Ashes To Ashes, BBC1

by | Feb 7, 2008 | All, Reviews

Did we like it?

As egregious as the Flock of Seagulls singer’s haircut, as explicitly feeble as Tarzan, The Ape Man, as arrogant in its own beauty as Ultravox’s Vienna, as wrongly heralded as the engagement of Charles & Di, as self-consciously jaunty as Depeche Mode’s I Just Can’t Get Enough and as unwelcome as Andrew Lloyd-Webber’s Cats, or indeed anything associated with the grey toad of music hall.

What was good about it?

• Sean Harris as Arthur Layton who shot Alex in the present day as if he knew it would send her into the past, to a time when he was a menacing crime lord and the only character who didn’t look as if he came free with a box of Ready Brek.

• Tubeway Army’s Are Friends Electric? and David Bowie’s Ashes To Ashes.

What was bad about it?

• From the first few scenes it was evident something was severely wrong with Ashes To Ashes. The way in which Molly broke through a limp police cordon to confront Arthur Layton as he pointed a gun at her mother was more of a fantasy sequence than the bit where she chatted amiably with Rainbow’s George and Zippy; the sort of thing that only occurs in overwrought dramas to embellish them with angular artifice.

• And then when you hear a gunshot, it’s assumed that Arthur has been felled by a police marksman and Molly runs into her mother’s arms. But Arthur then turns up in the back of Alex’s car. Surely she would have been notified, after he demanded her specifically when he took a hostage, or at least have been on her guard.

• The way in which Alex remained dressed in her disguise(?) as a prostitute for at least a couple of days as though she were one of Doctor Who’s female companions. And even more perplexing is why she didn’t wash off that garish lipstick she had applied.

• The portrayal of Gene Hunt as some kind of messiah; all he was missing was the crown of thorns. The comical nature of his grand entrances actually diminished their impact because it atrophied much of the tension his arrival was set to uncork. As Alex struggled with a slick drug dealer, the incidental music perked up and Hunt arrived in his Audi Quattro Dirty Harry-esque revolver in hand. But the worst instance was after Shaz was taken hostage, and nobody knew what to do until all eyes turned to focus on Hunt’s door. You were half-expecting Legs & Co to prance into shot to the tune of Jesus Christ Superstar. And then when Hunt and his cronies roar to the rescue in a powerboat along a Thames tributary.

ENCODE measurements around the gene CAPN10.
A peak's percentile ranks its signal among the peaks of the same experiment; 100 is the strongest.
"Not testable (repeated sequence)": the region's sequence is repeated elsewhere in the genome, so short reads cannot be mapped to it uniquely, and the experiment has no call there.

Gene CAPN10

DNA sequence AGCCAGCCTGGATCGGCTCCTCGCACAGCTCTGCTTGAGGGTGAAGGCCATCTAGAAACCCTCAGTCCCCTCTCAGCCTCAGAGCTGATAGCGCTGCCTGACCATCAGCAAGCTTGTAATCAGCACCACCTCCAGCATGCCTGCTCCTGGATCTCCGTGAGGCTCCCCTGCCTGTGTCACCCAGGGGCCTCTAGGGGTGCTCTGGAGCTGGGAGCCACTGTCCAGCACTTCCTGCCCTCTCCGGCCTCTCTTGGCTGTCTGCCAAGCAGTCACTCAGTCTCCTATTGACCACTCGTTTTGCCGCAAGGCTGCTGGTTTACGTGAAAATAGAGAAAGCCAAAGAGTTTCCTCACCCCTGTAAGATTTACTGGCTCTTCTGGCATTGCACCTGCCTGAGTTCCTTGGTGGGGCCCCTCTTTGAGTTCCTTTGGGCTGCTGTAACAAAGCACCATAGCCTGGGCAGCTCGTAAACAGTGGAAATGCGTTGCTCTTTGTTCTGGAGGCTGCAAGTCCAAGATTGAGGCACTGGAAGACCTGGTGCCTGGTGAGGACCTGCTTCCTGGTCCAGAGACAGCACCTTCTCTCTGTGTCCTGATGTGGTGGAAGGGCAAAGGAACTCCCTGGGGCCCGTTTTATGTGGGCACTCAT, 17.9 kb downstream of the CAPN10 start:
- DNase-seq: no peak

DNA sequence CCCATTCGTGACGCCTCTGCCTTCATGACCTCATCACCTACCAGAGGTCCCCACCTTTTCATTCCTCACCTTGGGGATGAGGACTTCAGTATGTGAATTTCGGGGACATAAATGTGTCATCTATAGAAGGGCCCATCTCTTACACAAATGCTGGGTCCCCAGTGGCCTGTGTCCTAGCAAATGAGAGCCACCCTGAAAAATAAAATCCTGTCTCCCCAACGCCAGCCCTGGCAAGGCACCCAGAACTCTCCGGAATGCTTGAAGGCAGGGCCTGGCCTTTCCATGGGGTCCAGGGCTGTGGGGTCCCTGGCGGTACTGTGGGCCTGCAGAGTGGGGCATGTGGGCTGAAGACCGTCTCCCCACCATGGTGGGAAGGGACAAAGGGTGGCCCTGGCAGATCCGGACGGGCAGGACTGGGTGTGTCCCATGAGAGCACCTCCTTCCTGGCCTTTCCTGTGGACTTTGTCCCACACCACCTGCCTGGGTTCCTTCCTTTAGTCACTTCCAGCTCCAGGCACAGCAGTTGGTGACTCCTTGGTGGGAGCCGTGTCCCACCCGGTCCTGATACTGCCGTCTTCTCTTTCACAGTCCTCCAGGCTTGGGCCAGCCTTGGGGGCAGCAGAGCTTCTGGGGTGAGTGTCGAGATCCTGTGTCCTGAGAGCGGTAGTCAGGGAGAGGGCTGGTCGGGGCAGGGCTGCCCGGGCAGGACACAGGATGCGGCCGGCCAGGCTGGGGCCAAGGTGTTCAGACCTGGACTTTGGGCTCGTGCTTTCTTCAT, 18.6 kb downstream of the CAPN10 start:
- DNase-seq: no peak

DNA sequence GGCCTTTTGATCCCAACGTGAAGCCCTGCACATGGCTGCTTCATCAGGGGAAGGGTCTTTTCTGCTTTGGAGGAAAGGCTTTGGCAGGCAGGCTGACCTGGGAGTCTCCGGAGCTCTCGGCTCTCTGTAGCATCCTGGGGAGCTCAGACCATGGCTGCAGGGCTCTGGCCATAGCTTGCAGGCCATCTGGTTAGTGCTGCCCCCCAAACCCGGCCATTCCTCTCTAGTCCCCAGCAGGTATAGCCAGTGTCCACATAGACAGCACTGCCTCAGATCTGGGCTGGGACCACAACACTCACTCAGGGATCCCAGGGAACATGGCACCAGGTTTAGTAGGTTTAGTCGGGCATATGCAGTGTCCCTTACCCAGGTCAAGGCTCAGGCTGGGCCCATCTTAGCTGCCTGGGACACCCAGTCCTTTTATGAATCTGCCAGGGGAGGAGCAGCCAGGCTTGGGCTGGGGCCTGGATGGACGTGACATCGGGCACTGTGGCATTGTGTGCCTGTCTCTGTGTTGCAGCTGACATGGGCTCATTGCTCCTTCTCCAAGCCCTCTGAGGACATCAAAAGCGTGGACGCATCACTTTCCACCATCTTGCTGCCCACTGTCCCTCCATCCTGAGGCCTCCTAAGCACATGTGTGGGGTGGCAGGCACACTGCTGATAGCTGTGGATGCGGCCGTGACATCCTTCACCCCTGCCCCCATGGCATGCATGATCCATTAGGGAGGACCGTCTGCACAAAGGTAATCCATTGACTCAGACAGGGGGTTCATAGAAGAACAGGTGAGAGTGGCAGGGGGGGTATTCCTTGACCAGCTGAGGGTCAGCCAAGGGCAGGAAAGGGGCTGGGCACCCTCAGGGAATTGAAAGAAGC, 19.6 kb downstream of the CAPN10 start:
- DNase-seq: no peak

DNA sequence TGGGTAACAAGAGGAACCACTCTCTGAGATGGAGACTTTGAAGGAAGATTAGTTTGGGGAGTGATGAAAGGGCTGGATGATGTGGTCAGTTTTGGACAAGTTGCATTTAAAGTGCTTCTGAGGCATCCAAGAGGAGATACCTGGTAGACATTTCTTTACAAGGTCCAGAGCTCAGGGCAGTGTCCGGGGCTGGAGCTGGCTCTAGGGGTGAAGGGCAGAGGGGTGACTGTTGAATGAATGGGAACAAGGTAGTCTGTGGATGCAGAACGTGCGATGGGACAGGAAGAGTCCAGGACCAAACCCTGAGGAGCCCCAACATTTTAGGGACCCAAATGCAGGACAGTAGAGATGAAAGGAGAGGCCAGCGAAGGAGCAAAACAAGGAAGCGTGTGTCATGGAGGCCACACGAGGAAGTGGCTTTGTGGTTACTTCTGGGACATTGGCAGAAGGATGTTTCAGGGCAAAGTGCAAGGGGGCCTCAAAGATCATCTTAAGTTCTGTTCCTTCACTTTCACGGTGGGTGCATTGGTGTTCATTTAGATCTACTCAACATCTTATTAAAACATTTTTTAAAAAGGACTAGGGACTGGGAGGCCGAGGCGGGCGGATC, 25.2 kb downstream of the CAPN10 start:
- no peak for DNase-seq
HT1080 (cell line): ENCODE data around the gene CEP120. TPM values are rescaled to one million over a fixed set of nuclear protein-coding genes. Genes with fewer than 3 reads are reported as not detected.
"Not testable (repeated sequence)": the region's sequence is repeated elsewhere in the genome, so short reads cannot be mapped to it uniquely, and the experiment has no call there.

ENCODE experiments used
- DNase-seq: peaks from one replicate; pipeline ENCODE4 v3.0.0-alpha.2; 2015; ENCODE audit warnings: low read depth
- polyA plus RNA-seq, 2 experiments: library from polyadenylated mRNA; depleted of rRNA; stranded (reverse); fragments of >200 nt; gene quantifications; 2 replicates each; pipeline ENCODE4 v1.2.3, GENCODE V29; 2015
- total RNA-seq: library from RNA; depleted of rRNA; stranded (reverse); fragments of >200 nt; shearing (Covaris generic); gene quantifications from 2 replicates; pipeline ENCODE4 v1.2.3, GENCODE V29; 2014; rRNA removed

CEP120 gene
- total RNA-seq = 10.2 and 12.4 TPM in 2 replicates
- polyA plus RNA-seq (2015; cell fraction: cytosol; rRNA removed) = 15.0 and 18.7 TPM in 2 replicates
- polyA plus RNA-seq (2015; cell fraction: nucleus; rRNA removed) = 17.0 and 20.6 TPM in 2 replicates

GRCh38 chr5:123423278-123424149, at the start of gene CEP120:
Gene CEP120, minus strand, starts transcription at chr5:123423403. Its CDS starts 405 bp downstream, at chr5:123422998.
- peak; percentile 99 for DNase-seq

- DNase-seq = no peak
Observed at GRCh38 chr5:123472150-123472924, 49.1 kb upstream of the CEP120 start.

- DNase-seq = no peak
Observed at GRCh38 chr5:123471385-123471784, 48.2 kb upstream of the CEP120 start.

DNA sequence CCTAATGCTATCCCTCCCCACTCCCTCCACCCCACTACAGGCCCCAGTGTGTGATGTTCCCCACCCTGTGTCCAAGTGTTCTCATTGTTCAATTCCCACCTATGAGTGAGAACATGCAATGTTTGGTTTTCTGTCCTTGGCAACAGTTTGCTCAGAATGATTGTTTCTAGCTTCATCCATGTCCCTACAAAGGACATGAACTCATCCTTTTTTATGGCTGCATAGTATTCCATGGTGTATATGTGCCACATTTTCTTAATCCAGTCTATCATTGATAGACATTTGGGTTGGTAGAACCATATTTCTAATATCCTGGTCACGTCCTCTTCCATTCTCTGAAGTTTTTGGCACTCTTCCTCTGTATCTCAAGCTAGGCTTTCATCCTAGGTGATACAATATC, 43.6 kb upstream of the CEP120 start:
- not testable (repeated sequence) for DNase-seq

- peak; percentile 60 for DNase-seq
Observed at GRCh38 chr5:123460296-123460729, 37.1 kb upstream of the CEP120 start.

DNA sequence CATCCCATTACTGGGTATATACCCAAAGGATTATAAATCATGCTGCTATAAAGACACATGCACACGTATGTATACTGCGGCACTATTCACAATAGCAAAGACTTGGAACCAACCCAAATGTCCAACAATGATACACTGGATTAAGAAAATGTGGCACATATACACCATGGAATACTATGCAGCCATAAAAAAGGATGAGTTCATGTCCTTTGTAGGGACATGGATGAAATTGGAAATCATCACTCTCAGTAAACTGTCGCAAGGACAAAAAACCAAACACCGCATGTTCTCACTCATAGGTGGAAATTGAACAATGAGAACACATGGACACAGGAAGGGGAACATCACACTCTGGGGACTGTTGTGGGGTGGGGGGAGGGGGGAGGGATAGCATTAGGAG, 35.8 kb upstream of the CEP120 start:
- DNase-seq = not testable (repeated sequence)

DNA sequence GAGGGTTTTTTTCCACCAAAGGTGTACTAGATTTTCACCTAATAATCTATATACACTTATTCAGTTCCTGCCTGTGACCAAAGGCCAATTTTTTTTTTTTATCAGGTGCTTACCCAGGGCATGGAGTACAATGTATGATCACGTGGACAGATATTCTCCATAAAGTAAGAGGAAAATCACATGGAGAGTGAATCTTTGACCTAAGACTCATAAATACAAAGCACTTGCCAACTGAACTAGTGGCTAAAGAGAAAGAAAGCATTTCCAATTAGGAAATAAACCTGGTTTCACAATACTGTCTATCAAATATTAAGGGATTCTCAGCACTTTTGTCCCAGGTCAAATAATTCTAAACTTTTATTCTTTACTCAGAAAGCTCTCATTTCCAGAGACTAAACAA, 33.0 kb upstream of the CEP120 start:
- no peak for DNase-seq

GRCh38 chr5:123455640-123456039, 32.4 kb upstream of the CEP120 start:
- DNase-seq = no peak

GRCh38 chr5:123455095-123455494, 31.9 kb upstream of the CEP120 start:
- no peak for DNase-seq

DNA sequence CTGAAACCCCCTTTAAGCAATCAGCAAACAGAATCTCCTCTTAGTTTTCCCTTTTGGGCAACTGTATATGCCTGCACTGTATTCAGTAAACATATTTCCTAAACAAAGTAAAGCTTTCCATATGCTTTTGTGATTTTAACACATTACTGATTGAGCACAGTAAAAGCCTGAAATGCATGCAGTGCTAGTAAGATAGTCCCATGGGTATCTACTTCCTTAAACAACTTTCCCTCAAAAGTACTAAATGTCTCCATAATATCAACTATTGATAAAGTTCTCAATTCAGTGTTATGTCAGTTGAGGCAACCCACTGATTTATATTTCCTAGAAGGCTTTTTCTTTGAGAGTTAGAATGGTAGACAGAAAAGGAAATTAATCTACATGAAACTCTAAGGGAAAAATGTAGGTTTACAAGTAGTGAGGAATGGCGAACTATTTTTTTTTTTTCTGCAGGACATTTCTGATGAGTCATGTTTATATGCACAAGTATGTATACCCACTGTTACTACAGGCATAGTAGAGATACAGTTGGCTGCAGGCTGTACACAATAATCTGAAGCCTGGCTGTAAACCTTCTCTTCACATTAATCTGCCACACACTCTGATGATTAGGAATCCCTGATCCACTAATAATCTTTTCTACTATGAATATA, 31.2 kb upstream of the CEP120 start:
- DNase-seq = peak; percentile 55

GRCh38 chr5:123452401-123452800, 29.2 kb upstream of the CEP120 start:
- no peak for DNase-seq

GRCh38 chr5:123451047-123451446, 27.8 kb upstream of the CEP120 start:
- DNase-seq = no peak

• And Gene’s dialogue seems to be a Greatest Hits package, that like most Greatest Hits albums reveals now narrow the canon of work actually was as everything seems to repeat itself ten minutes in. We had “She’s the classiest pro[stitute] I’ve seen all week”; Alex: “You’re taller than I imagined” Gene: “I’m bigger in every department”.

• Falling with a dull thud between the two stools of parody and thriller with the odd comic twist. Gene Hunt is a squirming grotesque; his sidekicks are dull ciphers, ZX81 coppers; while Alex seems to adopt a new persona every scene lurching fitfully between a drunkard, a lunatic and an annoying, aloof pedant spouting nonsensical psychobabble every chance she gets. While the A-Team references make you cringe and pull your fingers back into your armpits; there was even the hail of bullets without injuring a soul, while Hunt similarly sprayed Arthur leaving him only with a grazed cheek.

• And it’s this psychobabble that is a huge impediment to the relationship between herself and Hunt. She is supposedly the enlightened one with the slick modern police profiling skills who educates the Neanderthal Hunt in the subtleties of sleuthing, yet ends up reciting such folix dialogue that you only ever seen written down in a bloated thesis that’s being used as improvised firewood.

• The consequence is that the two leads rarely communicate, and instead shout their traits at one another with no sense of chemistry. This of course, will change in future episodes, but it’s hardly any good if you’ve castrated yourself of most of your audience.

• Slow motion sequences that put the realism on the cheese grater to oblivion.

• Duran Duran’s Last Chance On The Stairway, a song that evokes 80s nightmares for us in the same way as partially submerged car in a river haunts Teddy Kennedy.

• Luigi, the Italian restaurateur who is probably only Italian so Chris could drunkenly sing Shaddap You Face to him

Luke Knowles

Luke Knowles


Editor of the website and host of the podcast. A general TV obsessive. I've been running the site since 2008 and you can usually find me in front of the TV. My Favourite show of all time is Breaking Bad with Cracker coming a close second. I feel so passionately that television can change the world and I'm doing my little bit by running this site. You're Welcome!


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